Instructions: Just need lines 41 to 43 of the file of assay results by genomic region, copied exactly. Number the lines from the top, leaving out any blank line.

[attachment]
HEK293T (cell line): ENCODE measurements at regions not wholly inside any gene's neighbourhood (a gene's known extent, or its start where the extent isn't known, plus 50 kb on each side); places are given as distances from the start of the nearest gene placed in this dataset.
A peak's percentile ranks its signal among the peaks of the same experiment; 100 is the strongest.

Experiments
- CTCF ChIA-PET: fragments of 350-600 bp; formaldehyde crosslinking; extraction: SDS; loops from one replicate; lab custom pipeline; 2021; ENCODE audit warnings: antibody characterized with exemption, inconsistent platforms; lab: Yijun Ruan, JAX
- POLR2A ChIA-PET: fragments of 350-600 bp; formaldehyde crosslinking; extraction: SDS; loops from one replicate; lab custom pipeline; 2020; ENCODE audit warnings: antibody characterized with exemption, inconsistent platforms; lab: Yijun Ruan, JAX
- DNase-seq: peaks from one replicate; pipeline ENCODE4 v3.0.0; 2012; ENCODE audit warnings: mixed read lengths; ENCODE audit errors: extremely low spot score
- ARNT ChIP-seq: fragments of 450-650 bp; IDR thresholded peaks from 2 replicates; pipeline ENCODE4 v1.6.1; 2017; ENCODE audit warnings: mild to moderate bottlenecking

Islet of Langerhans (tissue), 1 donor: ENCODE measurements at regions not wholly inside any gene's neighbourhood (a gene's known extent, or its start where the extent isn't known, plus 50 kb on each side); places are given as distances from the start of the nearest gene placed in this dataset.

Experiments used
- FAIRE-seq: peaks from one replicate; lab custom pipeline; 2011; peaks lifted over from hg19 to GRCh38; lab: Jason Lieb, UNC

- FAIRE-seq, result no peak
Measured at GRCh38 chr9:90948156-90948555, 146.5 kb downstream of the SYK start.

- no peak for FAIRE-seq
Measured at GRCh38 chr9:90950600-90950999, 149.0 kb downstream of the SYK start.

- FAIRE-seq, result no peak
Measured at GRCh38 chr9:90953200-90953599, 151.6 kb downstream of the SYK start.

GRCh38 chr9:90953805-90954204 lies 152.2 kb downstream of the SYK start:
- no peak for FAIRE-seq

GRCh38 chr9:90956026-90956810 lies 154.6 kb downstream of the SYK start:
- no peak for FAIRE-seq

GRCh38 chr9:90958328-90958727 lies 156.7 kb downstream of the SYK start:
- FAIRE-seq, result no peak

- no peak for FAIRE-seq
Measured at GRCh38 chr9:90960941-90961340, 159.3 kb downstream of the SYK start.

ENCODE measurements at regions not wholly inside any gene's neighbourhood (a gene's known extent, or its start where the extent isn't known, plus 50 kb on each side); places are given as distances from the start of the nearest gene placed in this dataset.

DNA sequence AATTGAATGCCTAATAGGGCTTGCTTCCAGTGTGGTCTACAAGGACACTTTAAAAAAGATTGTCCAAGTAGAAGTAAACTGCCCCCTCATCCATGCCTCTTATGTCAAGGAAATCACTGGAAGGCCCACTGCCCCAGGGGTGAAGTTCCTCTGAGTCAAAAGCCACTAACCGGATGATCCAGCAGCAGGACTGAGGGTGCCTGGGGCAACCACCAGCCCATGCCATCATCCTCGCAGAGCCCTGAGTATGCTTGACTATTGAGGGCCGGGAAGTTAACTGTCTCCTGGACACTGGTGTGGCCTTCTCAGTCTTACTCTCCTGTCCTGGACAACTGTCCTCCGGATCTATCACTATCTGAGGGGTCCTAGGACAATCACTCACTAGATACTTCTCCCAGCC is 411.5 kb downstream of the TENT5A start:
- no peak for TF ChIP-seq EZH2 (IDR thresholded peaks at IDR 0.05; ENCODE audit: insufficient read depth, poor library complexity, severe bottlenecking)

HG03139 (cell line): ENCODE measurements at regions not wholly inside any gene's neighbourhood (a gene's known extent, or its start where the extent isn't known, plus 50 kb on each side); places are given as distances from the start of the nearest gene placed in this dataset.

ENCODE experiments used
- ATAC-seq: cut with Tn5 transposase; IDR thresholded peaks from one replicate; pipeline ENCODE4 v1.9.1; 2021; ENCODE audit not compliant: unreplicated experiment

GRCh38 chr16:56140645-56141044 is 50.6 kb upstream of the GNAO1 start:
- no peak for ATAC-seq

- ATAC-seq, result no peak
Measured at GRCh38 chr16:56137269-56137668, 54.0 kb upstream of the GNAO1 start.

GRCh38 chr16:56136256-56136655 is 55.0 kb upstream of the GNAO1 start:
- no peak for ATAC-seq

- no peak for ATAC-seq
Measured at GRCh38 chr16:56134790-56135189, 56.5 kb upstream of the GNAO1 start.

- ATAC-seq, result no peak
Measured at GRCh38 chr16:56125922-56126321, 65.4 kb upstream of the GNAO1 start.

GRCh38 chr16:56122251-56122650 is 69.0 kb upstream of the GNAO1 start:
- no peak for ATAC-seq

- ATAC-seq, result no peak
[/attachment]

GRCh38 chr16:56122251-56122650 is 69.0 kb upstream of the GNAO1 start:
- no peak for ATAC-seq

- ATAC-seq, result no peak